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Norwegian customer watchdog calls out Nintendo, Sony, EA and Valve

Norwegian customer watchdog calls out Nintendo, Sony, EA and Valve

April 26, 2018 | By Alex Wawro

Folks at the Norwegian Consumer Council seem to have reported Steam, Nintendo's eShop, the PlayStation Store, and EA's Origin storefront to the Norwegian Consumer Authority for violating European consumer protection laws.

What's interesting here is why the consumer protection agency seems to be targeting these specific platforms: according to the NCC's press release (roughly translated into English via Google), the company surveyed people in December and found that some people reportedly could not cancel pre-orders made via Nintendo's eShop. 

Moreover, the NCC claims that the PlayStation Network, Origin, and Steam don't meet the requirements for exempting themselves from the European Union's "right of withdrawal" directive, which broadly states (with caveats) that EU customers should be allowed to withdraw from/refund a purchase from the moment they make it until 14 days after they've received the goods.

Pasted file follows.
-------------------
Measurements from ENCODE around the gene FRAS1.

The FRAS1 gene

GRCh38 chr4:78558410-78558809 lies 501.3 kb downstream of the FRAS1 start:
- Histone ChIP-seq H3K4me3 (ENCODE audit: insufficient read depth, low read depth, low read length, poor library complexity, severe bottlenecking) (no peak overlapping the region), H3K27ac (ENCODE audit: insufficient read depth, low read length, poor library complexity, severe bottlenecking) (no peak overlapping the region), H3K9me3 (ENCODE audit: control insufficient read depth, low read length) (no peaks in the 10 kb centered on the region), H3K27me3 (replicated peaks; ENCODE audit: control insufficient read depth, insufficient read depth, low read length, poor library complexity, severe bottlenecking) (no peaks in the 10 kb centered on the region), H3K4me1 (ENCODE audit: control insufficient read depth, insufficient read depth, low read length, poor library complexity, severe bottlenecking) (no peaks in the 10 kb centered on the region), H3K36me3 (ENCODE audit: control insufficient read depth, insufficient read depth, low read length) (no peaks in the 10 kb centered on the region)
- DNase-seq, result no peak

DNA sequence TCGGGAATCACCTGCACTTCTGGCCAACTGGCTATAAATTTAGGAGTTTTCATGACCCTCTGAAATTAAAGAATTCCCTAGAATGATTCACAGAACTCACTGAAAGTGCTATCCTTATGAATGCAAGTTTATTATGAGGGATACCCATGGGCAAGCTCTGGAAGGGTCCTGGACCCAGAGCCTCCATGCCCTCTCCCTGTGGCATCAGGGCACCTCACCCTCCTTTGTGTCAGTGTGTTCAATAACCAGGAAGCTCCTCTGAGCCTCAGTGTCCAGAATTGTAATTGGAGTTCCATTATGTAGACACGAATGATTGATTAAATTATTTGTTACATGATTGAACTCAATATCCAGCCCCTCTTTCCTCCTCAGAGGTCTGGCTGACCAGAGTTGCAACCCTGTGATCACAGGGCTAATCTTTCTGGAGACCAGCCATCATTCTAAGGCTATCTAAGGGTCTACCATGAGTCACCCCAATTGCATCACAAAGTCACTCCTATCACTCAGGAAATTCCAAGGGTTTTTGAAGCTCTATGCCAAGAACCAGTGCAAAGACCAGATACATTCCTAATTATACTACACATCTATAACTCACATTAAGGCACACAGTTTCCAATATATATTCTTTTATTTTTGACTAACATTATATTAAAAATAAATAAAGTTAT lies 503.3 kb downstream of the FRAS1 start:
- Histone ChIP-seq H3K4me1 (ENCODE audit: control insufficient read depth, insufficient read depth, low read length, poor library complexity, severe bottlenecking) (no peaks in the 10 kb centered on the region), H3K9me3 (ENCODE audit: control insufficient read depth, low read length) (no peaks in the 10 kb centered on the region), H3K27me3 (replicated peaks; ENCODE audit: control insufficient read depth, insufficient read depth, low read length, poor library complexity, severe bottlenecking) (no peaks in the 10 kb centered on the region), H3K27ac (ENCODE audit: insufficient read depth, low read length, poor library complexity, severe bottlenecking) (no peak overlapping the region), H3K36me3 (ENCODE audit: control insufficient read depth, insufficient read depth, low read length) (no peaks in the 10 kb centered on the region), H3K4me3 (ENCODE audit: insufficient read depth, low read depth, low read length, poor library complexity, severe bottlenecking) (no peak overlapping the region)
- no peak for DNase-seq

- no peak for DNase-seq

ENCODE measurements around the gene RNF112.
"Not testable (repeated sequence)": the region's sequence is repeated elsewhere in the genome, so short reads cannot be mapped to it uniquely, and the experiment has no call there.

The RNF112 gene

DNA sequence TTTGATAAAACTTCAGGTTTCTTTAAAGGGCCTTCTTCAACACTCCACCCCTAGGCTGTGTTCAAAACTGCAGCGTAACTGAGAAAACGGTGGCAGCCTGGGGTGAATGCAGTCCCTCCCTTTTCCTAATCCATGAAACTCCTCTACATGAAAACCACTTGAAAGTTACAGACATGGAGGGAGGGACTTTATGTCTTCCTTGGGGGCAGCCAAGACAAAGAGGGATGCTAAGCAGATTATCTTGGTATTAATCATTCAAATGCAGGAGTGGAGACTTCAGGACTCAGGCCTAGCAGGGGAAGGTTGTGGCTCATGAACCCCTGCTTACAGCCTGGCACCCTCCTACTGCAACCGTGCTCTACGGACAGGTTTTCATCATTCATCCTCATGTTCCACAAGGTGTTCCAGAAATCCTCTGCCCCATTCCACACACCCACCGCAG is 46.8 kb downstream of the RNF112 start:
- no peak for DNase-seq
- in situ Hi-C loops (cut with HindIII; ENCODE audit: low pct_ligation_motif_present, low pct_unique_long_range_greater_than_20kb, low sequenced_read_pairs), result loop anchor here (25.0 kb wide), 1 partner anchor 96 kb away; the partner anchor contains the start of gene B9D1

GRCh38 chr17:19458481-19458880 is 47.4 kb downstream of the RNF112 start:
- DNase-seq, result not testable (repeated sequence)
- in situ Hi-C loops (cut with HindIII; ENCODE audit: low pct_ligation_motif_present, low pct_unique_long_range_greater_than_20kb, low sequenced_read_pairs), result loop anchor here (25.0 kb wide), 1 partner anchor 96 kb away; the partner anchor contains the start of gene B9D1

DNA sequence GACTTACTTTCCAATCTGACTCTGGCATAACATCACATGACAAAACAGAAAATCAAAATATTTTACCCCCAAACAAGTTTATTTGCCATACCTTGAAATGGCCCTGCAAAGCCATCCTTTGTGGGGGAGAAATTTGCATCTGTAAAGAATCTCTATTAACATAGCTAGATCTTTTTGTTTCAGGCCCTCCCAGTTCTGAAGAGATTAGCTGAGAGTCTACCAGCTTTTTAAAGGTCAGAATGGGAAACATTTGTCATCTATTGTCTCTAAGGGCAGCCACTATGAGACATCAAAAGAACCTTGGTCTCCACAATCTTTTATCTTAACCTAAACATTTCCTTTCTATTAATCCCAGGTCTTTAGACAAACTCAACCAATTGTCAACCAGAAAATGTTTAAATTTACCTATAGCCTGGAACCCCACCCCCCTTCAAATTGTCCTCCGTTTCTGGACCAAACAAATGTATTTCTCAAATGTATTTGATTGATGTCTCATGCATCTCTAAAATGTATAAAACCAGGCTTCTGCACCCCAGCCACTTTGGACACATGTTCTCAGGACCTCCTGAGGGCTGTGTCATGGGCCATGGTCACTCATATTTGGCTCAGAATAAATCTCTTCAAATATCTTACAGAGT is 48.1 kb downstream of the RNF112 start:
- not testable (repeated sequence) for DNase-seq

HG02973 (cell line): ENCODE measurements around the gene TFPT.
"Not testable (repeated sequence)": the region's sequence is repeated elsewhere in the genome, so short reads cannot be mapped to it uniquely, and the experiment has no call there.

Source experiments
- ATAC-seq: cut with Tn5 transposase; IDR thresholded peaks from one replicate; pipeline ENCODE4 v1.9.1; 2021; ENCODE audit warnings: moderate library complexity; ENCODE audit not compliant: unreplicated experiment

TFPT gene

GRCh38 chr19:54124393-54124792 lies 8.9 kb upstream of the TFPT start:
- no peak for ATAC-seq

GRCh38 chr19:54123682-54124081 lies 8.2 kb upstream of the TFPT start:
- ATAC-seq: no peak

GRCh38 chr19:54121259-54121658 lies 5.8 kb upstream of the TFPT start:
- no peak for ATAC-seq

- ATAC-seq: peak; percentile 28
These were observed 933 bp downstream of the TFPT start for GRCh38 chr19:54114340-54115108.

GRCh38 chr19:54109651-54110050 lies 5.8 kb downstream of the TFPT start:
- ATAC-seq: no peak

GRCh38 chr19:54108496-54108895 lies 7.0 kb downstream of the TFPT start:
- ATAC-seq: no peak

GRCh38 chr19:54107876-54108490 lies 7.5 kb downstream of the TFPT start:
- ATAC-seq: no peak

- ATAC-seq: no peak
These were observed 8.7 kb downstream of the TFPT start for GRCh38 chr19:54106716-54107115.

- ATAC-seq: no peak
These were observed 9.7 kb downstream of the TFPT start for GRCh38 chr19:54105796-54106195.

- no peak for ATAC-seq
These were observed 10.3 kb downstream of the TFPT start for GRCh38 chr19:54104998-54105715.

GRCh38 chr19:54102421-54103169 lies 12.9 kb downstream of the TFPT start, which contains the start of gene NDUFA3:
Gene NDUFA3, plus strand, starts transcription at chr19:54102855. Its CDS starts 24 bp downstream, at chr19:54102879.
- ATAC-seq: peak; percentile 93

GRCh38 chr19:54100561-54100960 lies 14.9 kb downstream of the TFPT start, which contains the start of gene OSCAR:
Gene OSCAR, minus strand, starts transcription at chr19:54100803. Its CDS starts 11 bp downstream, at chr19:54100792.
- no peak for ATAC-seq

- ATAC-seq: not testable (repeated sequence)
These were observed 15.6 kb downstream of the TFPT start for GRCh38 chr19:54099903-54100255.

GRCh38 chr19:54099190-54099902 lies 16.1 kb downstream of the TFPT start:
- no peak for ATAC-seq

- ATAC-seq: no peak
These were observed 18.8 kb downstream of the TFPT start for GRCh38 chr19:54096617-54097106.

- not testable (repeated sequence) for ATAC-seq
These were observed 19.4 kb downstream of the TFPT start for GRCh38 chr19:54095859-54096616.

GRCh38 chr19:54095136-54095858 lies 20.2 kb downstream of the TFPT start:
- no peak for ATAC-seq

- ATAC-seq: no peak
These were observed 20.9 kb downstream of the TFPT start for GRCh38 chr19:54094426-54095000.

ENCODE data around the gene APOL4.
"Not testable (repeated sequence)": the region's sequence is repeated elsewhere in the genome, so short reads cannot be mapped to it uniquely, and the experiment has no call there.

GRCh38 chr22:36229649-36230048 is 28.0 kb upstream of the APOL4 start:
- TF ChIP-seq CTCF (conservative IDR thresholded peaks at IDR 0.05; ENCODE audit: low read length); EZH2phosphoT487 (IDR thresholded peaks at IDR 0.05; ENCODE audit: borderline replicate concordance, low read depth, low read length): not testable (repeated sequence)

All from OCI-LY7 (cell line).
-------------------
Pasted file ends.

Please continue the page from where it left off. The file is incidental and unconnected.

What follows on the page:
Note that Valve, for example, publicly states that while it believes itself exempt from this right of withdrawal, it still voluntarily offers refunds in the spirit of the directive.

"[Right of withdrawal] can be and typically is excluded for boxed software that has been opened and for digitally provided content once it has been made available to the end user. This is what happens when you make a transaction on Steam: The EU statutory right of withdrawal ends the moment the content and services are added to your account," reads a Steam Support page on the topic. "At the same time, Steam voluntarily offers refunds to all of its customers worldwide in a way that is much more customer-friendly than our legal obligations."

You can read more details about the NCC's grievances in the formal complaint, which asks only that the Consumer Authority (which has the authority to do things like enforce fines and take legal action) "follow up on these issues".

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